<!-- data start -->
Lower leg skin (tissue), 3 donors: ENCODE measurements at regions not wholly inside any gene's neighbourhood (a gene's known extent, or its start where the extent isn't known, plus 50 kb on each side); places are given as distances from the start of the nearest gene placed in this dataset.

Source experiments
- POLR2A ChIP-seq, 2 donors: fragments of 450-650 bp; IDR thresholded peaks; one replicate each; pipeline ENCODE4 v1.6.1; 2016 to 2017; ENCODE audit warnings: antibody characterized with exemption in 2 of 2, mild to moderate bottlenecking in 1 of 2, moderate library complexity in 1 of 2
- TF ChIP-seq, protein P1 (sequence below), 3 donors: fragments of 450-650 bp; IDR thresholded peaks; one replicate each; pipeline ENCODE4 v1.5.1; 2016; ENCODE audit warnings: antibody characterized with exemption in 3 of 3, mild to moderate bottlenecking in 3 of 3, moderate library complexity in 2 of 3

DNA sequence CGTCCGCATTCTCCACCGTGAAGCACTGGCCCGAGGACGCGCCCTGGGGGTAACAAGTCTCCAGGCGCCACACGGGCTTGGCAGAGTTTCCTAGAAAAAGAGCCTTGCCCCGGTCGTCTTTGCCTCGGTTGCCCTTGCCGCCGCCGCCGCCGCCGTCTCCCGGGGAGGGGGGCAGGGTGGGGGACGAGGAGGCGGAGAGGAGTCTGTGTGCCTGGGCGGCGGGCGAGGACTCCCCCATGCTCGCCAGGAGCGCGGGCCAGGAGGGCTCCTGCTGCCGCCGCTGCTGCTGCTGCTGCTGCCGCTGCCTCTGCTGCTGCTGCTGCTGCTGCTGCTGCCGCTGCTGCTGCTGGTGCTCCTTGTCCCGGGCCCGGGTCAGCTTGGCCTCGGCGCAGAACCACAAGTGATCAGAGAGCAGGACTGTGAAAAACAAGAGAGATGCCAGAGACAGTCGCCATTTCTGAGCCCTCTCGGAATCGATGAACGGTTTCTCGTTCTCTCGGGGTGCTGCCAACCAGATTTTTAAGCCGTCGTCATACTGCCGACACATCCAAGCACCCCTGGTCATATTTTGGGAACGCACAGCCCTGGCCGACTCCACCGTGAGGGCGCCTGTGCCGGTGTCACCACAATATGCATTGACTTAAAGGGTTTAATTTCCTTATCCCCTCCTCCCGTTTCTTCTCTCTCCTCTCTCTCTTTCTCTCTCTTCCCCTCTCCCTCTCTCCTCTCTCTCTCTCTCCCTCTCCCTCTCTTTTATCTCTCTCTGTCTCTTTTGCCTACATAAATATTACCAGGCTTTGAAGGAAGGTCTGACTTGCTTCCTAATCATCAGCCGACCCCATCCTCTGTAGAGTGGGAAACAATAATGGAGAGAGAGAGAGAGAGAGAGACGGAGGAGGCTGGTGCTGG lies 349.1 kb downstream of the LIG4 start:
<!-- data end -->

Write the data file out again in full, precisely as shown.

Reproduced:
Lower leg skin (tissue), 3 donors: ENCODE measurements at regions not wholly inside any gene's neighbourhood (a gene's known extent, or its start where the extent isn't known, plus 50 kb on each side); places are given as distances from the start of the nearest gene placed in this dataset.

Source experiments
- POLR2A ChIP-seq, 2 donors: fragments of 450-650 bp; IDR thresholded peaks; one replicate each; pipeline ENCODE4 v1.6.1; 2016 to 2017; ENCODE audit warnings: antibody characterized with exemption in 2 of 2, mild to moderate bottlenecking in 1 of 2, moderate library complexity in 1 of 2
- TF ChIP-seq, protein P1 (sequence below), 3 donors: fragments of 450-650 bp; IDR thresholded peaks; one replicate each; pipeline ENCODE4 v1.5.1; 2016; ENCODE audit warnings: antibody characterized with exemption in 3 of 3, mild to moderate bottlenecking in 3 of 3, moderate library complexity in 2 of 3

DNA sequence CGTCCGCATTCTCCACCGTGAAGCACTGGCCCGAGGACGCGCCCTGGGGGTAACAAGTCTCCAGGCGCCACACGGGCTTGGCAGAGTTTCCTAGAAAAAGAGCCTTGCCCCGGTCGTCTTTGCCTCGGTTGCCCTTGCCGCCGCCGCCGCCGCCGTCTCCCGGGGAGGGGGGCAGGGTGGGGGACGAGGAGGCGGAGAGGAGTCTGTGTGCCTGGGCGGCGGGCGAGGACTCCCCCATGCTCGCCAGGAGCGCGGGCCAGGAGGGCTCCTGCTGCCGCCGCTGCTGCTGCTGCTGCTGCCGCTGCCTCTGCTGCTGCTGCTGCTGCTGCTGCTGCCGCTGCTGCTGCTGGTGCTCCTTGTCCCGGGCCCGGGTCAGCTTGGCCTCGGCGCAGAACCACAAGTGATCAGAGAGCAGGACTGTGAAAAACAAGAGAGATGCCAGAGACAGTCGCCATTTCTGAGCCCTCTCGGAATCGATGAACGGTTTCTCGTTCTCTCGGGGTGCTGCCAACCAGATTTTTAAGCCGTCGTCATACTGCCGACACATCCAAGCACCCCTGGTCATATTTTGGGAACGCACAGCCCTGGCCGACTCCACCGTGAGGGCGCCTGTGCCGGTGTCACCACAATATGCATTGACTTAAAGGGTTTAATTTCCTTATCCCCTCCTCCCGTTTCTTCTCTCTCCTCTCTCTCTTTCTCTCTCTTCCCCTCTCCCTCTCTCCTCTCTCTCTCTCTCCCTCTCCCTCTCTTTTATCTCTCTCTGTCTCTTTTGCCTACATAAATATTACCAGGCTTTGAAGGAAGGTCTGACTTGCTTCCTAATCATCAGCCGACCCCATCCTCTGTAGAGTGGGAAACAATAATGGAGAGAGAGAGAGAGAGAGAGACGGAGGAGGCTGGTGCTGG lies 349.1 kb downstream of the LIG4 start: